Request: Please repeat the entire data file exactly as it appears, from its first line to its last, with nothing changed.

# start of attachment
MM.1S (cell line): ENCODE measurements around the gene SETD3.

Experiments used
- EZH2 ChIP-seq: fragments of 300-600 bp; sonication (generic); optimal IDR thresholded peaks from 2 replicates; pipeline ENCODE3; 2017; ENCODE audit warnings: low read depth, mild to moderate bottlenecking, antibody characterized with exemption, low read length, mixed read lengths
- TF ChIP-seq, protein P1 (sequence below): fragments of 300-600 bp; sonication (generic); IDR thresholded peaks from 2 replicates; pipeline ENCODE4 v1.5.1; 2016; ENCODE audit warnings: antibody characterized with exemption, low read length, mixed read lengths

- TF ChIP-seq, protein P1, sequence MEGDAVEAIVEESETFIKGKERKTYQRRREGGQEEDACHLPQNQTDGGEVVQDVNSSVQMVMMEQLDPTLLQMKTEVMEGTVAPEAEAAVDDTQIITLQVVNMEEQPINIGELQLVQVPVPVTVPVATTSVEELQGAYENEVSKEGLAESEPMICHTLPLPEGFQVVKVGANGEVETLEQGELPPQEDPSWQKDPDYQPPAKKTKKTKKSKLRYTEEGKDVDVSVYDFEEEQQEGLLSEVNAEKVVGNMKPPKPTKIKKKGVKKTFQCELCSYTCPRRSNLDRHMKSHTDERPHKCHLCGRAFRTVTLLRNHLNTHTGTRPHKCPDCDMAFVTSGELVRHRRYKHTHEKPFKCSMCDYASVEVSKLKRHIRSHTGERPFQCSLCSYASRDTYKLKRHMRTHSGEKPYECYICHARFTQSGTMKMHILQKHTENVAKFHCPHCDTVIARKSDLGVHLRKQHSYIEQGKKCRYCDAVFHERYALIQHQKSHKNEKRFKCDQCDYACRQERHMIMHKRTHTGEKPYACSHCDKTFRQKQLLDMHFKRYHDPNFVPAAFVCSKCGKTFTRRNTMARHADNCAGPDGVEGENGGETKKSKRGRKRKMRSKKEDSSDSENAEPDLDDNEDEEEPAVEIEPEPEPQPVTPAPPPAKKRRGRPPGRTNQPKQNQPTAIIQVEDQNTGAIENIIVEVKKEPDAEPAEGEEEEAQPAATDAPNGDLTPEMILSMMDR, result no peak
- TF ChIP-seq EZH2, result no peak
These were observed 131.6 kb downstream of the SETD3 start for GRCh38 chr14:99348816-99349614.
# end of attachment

MM.1S (cell line): ENCODE measurements around the gene SETD3.

Experiments used
- EZH2 ChIP-seq: fragments of 300-600 bp; sonication (generic); optimal IDR thresholded peaks from 2 replicates; pipeline ENCODE3; 2017; ENCODE audit warnings: low read depth, mild to moderate bottlenecking, antibody characterized with exemption, low read length, mixed read lengths
- TF ChIP-seq, protein P1 (sequence below): fragments of 300-600 bp; sonication (generic); IDR thresholded peaks from 2 replicates; pipeline ENCODE4 v1.5.1; 2016; ENCODE audit warnings: antibody characterized with exemption, low read length, mixed read lengths

- TF ChIP-seq, protein P1, sequence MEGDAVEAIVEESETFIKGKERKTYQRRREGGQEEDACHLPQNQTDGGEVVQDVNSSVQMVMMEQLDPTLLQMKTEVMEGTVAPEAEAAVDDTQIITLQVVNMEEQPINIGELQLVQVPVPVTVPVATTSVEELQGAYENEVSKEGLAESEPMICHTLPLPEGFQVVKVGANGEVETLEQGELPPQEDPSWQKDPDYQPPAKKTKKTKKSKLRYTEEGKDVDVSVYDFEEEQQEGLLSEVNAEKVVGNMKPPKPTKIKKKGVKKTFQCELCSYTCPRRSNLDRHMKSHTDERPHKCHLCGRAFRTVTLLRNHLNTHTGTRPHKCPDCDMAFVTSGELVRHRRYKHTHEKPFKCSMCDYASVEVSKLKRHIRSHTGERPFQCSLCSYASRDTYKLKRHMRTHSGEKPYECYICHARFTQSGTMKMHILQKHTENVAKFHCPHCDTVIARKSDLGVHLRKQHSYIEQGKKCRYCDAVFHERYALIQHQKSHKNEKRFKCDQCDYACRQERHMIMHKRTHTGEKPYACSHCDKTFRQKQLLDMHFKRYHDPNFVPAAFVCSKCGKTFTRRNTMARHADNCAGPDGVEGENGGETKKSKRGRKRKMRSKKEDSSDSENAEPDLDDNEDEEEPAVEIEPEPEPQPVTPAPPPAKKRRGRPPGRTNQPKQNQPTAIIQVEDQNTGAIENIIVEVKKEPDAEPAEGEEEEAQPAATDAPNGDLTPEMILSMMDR, result no peak
- TF ChIP-seq EZH2, result no peak
These were observed 131.6 kb downstream of the SETD3 start for GRCh38 chr14:99348816-99349614.